By Ben Schulman

In his 1996 essay, “A Little Taste of Something More Exotic: The Imaginative Geographies of Everyday Life,” geographer Jon May wrote about the embrace of ethnic foods by the “cultural class”—what Richard Florida would later popularize as The Creative Class—as a process of the “consumption of the exotic.” Riffing on Edward Said’s concept of imaginative geographies, May recognized how eating exotic foods offers admission—or the appearance of admission—into a foreign and, perhaps, more exciting world.

This consumption is enhanced by geography. While it’s one thing to eat Indian food by purchasing many of the readily available ingredients or pre-made meals from a standard supermarket, the act of eating Indian food becomes real when doing so alongside people of Indian descent in Indian neighborhoods. “The authentically exotic is that which is bought in places where only the ‘original’ consumers of these foods come to eat or shop, lending the food itself an added degree of ‘authenticity,’” May wrote.

Goldfinch American, the controversial new restaurant on Detroit’s Southwest side, spins off May’s conception of authenticity. At Goldfinch, it’s not so much the fare being served that tenders a portal to the authentic (according to their website, they offer the bespoke-yet-vague-enough-to-eat-anywhere “experimental micro restaurant concept serving progressive modern american [sic] food”), but the literal landscape in which the restaurant resides.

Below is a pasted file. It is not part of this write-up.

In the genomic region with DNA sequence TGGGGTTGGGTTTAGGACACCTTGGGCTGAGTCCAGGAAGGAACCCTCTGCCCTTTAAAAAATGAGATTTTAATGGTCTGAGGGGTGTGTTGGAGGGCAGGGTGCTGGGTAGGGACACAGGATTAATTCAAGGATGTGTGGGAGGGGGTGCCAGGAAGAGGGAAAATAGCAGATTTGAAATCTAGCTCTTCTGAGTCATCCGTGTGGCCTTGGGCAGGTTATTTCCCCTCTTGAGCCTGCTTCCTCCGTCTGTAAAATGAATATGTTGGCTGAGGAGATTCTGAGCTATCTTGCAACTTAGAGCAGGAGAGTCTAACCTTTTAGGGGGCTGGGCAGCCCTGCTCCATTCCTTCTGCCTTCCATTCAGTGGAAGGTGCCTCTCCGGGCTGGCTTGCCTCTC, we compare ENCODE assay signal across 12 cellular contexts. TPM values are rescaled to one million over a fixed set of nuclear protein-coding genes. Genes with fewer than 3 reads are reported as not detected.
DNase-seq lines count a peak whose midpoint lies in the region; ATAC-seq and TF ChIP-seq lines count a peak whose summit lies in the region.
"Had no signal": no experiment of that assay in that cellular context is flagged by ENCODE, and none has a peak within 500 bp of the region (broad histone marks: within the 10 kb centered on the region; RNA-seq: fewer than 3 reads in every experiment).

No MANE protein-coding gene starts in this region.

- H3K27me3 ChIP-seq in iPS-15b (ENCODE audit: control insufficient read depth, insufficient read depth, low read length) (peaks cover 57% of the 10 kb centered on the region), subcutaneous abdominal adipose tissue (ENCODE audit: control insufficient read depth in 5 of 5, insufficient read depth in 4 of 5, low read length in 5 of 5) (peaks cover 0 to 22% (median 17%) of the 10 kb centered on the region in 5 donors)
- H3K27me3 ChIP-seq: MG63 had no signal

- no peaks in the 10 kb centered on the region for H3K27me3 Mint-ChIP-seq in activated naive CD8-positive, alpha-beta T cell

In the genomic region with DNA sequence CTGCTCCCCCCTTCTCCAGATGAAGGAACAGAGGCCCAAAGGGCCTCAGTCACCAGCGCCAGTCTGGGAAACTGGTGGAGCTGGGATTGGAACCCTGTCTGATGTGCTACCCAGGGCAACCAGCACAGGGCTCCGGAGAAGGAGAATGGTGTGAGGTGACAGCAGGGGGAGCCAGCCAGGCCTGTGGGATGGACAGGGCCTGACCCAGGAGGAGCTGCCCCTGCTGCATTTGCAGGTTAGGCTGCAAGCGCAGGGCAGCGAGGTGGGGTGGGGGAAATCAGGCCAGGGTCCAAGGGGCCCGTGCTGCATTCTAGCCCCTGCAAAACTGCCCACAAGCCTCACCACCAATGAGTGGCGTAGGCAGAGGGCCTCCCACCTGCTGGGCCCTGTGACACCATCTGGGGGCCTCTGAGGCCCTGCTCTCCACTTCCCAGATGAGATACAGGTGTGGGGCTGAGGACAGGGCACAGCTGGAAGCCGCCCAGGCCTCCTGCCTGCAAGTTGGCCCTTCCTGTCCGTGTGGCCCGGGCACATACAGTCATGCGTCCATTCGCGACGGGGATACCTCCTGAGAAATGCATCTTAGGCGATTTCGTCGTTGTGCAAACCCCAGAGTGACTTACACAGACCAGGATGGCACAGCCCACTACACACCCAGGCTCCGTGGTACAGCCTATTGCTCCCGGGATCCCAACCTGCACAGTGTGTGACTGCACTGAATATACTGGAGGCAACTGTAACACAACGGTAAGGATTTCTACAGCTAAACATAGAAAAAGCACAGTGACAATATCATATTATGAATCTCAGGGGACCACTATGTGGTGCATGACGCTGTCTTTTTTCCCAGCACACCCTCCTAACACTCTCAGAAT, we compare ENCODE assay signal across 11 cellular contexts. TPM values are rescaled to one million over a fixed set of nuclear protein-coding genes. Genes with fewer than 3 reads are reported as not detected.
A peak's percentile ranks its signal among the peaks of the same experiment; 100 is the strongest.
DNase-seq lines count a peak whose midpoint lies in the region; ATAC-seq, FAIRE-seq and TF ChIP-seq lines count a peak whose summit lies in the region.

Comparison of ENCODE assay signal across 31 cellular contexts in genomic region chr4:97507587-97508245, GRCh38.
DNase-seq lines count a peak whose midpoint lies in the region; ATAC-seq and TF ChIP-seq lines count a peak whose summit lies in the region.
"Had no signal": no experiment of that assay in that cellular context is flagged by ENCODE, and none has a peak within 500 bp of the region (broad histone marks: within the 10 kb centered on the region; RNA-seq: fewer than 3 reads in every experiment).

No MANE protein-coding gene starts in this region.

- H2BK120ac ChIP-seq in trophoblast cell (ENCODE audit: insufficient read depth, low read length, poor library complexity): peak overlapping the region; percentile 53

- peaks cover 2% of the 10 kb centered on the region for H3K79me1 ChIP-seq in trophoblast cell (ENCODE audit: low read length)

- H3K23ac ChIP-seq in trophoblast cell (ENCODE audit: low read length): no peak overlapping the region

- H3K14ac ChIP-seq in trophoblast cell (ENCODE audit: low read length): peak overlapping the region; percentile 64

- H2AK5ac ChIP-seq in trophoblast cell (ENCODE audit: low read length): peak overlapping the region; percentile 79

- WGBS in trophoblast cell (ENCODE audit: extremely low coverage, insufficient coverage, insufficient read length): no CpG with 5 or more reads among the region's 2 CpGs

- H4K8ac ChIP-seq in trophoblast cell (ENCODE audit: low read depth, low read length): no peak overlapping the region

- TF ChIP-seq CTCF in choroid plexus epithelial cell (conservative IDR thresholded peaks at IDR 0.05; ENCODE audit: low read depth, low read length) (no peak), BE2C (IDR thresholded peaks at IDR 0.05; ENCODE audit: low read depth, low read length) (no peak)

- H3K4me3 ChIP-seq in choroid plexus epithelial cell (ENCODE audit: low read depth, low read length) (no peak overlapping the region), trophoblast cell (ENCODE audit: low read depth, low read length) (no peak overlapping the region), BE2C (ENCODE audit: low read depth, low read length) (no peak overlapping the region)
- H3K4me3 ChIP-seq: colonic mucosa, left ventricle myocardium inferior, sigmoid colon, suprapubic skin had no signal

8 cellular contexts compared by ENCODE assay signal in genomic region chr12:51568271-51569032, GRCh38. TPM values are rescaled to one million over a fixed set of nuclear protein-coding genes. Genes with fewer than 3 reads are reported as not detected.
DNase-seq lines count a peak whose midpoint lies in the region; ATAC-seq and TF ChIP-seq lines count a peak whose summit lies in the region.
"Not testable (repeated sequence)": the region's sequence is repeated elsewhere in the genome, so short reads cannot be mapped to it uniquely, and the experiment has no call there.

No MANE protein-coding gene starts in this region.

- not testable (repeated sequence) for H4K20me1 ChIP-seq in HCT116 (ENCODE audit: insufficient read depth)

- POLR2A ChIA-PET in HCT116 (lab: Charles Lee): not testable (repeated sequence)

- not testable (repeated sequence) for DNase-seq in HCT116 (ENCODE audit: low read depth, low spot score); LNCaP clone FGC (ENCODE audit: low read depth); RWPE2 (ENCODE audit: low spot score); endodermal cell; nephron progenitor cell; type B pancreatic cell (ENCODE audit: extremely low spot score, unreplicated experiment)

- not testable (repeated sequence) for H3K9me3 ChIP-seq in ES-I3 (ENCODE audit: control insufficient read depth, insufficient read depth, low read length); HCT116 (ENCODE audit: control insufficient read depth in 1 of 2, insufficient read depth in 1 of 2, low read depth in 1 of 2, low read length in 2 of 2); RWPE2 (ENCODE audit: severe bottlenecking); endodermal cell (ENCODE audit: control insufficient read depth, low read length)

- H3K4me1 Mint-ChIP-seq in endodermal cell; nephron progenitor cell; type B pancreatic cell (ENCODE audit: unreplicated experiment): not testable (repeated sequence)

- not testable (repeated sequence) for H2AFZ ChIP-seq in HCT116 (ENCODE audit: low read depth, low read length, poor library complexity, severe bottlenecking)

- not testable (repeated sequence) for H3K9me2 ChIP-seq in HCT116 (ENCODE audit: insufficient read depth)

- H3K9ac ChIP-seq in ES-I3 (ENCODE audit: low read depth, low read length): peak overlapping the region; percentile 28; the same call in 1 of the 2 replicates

Goldfinch American is selling the chance to consume an authentic landscape—an “ostensibly unattractive street trash-lined and zipping with cars,” surrounded by “laundromats, taquerias, a beautiful park, abandoned fortresses and neighborhoods thick with life lived fully.”

Authenticity may be a nebulous concept, but its signifiers are readily identifiable; like obscenity, you know it when you see it. Whether filtered through the lens of Jane Jacobs, ethnic enclaves, the reimagining of industrial places, or even in the pastiche of new urbanist developments, authenticity emerges as a cultural reconstruction of “traditional” space.